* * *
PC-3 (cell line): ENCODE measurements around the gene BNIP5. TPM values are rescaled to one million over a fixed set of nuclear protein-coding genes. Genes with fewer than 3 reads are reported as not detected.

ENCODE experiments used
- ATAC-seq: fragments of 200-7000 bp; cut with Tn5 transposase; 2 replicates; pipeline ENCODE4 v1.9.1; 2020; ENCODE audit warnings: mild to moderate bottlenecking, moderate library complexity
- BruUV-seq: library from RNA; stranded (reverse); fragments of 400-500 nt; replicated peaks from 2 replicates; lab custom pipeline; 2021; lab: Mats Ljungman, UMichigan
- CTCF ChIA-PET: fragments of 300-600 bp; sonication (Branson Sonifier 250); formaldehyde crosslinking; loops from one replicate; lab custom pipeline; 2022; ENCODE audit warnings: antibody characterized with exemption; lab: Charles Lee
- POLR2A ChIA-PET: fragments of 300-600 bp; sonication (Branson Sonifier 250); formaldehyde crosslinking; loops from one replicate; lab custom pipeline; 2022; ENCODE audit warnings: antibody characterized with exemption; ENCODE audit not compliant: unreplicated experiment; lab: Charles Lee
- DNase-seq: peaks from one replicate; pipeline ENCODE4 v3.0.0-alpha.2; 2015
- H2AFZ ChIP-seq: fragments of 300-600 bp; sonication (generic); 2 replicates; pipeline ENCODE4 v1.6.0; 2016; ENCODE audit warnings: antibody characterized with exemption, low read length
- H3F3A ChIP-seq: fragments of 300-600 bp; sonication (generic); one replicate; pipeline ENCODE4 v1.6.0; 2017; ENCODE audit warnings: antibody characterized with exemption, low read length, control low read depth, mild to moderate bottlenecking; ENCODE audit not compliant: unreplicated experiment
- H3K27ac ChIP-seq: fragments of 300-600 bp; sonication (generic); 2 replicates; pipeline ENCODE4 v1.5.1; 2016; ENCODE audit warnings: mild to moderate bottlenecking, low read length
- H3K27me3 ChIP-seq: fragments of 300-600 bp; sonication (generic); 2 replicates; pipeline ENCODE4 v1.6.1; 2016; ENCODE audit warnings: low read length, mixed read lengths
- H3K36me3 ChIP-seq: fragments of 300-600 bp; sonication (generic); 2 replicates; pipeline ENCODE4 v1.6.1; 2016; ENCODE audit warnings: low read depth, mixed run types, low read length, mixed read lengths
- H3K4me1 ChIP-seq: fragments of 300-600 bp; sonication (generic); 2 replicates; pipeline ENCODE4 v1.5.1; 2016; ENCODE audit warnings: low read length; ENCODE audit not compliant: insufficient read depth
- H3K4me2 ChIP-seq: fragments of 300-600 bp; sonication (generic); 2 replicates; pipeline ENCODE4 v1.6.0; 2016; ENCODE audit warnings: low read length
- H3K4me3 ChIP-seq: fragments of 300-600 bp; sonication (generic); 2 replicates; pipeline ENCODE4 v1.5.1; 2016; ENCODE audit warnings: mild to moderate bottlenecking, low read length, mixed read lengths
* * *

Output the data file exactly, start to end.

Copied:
PC-3 (cell line): ENCODE measurements around the gene BNIP5. TPM values are rescaled to one million over a fixed set of nuclear protein-coding genes. Genes with fewer than 3 reads are reported as not detected.

ENCODE experiments used
- ATAC-seq: fragments of 200-7000 bp; cut with Tn5 transposase; 2 replicates; pipeline ENCODE4 v1.9.1; 2020; ENCODE audit warnings: mild to moderate bottlenecking, moderate library complexity
- BruUV-seq: library from RNA; stranded (reverse); fragments of 400-500 nt; replicated peaks from 2 replicates; lab custom pipeline; 2021; lab: Mats Ljungman, UMichigan
- CTCF ChIA-PET: fragments of 300-600 bp; sonication (Branson Sonifier 250); formaldehyde crosslinking; loops from one replicate; lab custom pipeline; 2022; ENCODE audit warnings: antibody characterized with exemption; lab: Charles Lee
- POLR2A ChIA-PET: fragments of 300-600 bp; sonication (Branson Sonifier 250); formaldehyde crosslinking; loops from one replicate; lab custom pipeline; 2022; ENCODE audit warnings: antibody characterized with exemption; ENCODE audit not compliant: unreplicated experiment; lab: Charles Lee
- DNase-seq: peaks from one replicate; pipeline ENCODE4 v3.0.0-alpha.2; 2015
- H2AFZ ChIP-seq: fragments of 300-600 bp; sonication (generic); 2 replicates; pipeline ENCODE4 v1.6.0; 2016; ENCODE audit warnings: antibody characterized with exemption, low read length
- H3F3A ChIP-seq: fragments of 300-600 bp; sonication (generic); one replicate; pipeline ENCODE4 v1.6.0; 2017; ENCODE audit warnings: antibody characterized with exemption, low read length, control low read depth, mild to moderate bottlenecking; ENCODE audit not compliant: unreplicated experiment
- H3K27ac ChIP-seq: fragments of 300-600 bp; sonication (generic); 2 replicates; pipeline ENCODE4 v1.5.1; 2016; ENCODE audit warnings: mild to moderate bottlenecking, low read length
- H3K27me3 ChIP-seq: fragments of 300-600 bp; sonication (generic); 2 replicates; pipeline ENCODE4 v1.6.1; 2016; ENCODE audit warnings: low read length, mixed read lengths
- H3K36me3 ChIP-seq: fragments of 300-600 bp; sonication (generic); 2 replicates; pipeline ENCODE4 v1.6.1; 2016; ENCODE audit warnings: low read depth, mixed run types, low read length, mixed read lengths
- H3K4me1 ChIP-seq: fragments of 300-600 bp; sonication (generic); 2 replicates; pipeline ENCODE4 v1.5.1; 2016; ENCODE audit warnings: low read length; ENCODE audit not compliant: insufficient read depth
- H3K4me2 ChIP-seq: fragments of 300-600 bp; sonication (generic); 2 replicates; pipeline ENCODE4 v1.6.0; 2016; ENCODE audit warnings: low read length
- H3K4me3 ChIP-seq: fragments of 300-600 bp; sonication (generic); 2 replicates; pipeline ENCODE4 v1.5.1; 2016; ENCODE audit warnings: mild to moderate bottlenecking, low read length, mixed read lengths